> I also have a D7000 and I am trying to decide if I want to add the D7100 or the D600.
My advice: make a list of your priorities. See if the either of the cameras meets all of them. Choose the less expensive of the ones that meets all of them. One of those priorities might be to keep total system cost within some budget $X.
> I just want good image quality.
They both deliver EXCELLENT image quality. The differences are in the margins, and those margins are diminishing with each generation. FX has an inherent advantage in that for a given pixel density it necessarily uses large photosites. For example, both the D300 and the D3 offer 12mp output; since the D3 is FX and thus 848 sq mm vs 345 sq mm, the photosites on the D3 are larger. Similarly for the D7100 and D600. But that advantage is only manifested when the photosite size makes a difference, ie at high ISO. Don't shoot at high ISO? It won't make much if any difference. As I noted above, I often shoot with a DX and FX of similar output size (12mp, D2x and D3). I import those files into a single directory with LR4, and since of course I cannot literally shoot them at the same time they are sorted by time and are interleaved on the Library display. I normally have to literally look at the metadata to see which camera took which frame. (All of the lenses I would use in this context are FX, for example 24-70, 70-200, 400/f2.8 and TC-20eIII, so that doesn't give it away at a glance.) I'm traveling and don't have my archives with me or I'd post a few.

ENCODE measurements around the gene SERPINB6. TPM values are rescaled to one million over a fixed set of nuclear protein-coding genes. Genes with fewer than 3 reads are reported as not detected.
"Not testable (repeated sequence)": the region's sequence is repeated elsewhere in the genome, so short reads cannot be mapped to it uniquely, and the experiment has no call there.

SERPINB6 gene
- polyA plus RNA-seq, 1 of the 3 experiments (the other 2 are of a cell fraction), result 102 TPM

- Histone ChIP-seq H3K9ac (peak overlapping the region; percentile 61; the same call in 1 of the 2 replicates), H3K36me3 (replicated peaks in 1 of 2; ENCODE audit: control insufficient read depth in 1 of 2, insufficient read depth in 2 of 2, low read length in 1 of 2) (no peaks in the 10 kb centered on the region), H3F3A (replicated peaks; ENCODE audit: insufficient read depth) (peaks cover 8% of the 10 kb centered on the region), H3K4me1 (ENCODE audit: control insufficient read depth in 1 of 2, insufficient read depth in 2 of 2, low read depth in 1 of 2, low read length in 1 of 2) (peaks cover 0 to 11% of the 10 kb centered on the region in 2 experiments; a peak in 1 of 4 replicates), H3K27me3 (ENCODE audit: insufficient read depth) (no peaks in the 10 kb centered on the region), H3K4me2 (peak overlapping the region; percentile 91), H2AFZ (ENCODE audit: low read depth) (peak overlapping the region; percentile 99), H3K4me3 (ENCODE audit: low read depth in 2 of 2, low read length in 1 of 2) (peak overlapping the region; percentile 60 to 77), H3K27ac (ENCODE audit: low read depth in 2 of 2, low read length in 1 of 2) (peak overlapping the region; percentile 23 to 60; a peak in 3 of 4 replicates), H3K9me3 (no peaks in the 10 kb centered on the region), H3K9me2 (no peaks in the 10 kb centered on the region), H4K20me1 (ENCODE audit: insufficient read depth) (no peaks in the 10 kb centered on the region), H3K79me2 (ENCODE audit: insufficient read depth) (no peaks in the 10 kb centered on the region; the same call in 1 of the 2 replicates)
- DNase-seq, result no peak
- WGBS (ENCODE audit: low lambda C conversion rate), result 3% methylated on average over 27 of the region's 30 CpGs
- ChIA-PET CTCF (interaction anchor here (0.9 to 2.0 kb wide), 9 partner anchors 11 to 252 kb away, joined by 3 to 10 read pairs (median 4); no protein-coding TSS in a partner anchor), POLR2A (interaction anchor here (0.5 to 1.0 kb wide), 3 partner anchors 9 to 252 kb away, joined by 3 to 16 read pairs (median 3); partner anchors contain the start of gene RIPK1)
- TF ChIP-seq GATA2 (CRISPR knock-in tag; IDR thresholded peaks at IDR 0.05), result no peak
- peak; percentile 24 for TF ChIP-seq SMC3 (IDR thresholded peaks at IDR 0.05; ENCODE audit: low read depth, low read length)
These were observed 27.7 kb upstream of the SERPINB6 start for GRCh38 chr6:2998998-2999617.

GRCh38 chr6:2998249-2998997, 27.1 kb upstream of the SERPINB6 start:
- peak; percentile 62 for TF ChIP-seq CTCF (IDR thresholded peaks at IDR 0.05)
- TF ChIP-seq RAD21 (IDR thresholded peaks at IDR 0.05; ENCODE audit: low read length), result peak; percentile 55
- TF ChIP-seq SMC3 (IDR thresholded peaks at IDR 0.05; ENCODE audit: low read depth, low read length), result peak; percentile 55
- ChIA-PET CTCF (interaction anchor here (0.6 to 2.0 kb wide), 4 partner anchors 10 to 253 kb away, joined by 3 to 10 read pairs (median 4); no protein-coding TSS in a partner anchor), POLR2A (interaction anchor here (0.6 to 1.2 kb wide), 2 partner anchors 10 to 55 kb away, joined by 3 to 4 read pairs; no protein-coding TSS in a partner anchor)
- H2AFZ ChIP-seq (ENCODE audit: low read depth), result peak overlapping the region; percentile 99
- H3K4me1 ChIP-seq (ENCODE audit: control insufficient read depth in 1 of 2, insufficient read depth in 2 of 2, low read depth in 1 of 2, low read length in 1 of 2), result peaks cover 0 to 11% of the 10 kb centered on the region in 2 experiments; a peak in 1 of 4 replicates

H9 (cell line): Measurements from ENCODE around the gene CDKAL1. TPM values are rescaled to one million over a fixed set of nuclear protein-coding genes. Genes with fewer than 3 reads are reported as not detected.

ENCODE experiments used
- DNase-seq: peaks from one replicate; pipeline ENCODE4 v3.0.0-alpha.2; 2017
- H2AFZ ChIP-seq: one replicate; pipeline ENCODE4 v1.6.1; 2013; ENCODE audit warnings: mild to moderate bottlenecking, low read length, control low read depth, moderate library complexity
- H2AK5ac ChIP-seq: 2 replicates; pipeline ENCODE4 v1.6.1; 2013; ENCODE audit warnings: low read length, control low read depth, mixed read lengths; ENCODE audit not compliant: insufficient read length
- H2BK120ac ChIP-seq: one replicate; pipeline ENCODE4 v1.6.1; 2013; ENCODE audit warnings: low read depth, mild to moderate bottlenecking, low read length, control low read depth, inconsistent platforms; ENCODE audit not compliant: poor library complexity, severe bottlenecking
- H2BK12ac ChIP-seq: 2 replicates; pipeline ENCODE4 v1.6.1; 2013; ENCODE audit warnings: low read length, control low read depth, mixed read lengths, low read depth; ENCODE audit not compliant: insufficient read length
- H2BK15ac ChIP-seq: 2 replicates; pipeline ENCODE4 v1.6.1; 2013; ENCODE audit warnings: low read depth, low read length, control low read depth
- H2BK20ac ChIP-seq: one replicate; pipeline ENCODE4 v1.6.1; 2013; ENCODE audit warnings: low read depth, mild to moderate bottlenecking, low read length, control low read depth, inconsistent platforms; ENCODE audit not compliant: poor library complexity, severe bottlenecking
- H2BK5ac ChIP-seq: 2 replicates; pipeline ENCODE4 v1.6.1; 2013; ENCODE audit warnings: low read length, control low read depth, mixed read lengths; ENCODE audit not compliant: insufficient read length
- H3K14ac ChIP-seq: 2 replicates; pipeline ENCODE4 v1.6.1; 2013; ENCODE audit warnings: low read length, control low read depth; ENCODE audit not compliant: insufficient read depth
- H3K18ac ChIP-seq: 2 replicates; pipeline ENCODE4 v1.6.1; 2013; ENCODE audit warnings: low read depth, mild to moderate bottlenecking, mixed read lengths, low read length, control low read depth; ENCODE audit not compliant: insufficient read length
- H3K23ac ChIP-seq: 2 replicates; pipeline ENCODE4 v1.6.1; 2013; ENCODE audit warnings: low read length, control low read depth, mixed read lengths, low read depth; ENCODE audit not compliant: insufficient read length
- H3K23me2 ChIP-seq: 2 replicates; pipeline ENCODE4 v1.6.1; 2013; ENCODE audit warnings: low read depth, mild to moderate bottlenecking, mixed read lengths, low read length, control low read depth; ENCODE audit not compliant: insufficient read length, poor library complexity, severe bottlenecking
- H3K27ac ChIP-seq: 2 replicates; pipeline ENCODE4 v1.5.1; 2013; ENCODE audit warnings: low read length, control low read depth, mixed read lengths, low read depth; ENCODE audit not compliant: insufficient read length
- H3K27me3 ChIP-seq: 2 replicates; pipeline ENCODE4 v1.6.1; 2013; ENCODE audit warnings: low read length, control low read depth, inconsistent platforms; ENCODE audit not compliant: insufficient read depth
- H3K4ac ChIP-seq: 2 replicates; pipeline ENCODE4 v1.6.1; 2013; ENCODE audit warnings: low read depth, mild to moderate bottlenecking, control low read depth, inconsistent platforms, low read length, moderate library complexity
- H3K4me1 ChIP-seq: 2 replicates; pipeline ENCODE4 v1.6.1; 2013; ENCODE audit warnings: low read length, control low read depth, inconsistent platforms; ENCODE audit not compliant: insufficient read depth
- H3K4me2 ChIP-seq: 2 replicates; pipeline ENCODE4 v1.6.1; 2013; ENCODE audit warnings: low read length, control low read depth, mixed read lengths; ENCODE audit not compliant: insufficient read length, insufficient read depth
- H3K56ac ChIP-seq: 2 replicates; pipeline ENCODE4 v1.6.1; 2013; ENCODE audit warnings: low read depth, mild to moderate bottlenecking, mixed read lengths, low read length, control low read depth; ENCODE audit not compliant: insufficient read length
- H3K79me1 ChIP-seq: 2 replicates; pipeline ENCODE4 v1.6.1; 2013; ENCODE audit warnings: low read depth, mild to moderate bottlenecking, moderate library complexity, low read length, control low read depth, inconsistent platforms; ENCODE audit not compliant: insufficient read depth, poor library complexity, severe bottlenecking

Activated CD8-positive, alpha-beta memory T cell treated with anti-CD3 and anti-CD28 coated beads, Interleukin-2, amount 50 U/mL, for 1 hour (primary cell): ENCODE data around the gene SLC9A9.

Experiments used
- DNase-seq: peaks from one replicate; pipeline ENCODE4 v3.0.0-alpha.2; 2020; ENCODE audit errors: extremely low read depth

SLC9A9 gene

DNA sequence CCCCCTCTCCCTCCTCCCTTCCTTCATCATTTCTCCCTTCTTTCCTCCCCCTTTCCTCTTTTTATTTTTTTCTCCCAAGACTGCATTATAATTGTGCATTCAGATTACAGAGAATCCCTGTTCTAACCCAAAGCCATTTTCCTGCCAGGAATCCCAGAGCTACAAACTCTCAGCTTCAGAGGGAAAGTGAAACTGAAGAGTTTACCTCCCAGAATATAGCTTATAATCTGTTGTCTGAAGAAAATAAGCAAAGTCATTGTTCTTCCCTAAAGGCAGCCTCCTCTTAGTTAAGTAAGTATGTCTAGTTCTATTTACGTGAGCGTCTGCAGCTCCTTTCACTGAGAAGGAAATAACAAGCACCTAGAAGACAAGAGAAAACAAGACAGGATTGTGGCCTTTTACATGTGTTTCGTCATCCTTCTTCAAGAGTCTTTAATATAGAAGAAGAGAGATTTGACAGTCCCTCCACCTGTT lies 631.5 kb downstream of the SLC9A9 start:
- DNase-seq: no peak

There are other differences, but they're NOT down to FX or DX. The D3 is laughably better AF than most of my DX cameras - but that's because it's a D3 with CAM3500, the others are old, perhaps much older and equipped with less capable systems. The D7100 and D600 are pretty close in capability here, unlike my inventory. For example, fast burst rates are also not something that is format dependent; from a technical point of view, 24mp is 24mp and getting those data cleared out of the buffer to the card is the same problem regardless of format. Perhaps getting the mirror out of the way at high rates is a little different - but that would be because the DX format has a physically smaller mirror that might be a tad easier to damp, and the DX frame is physically smaller so can be recycled slightly more quickly. It's not an inherent FX advantage at all! The fact that the D3 and D4 run at higher frame rates is actually a greater challenge to Nikon's engineers in FX than DX.
_____ Brian... a bicoastal Nikonian and Team Member
My gallery is online. Comments and critique welcomed any time!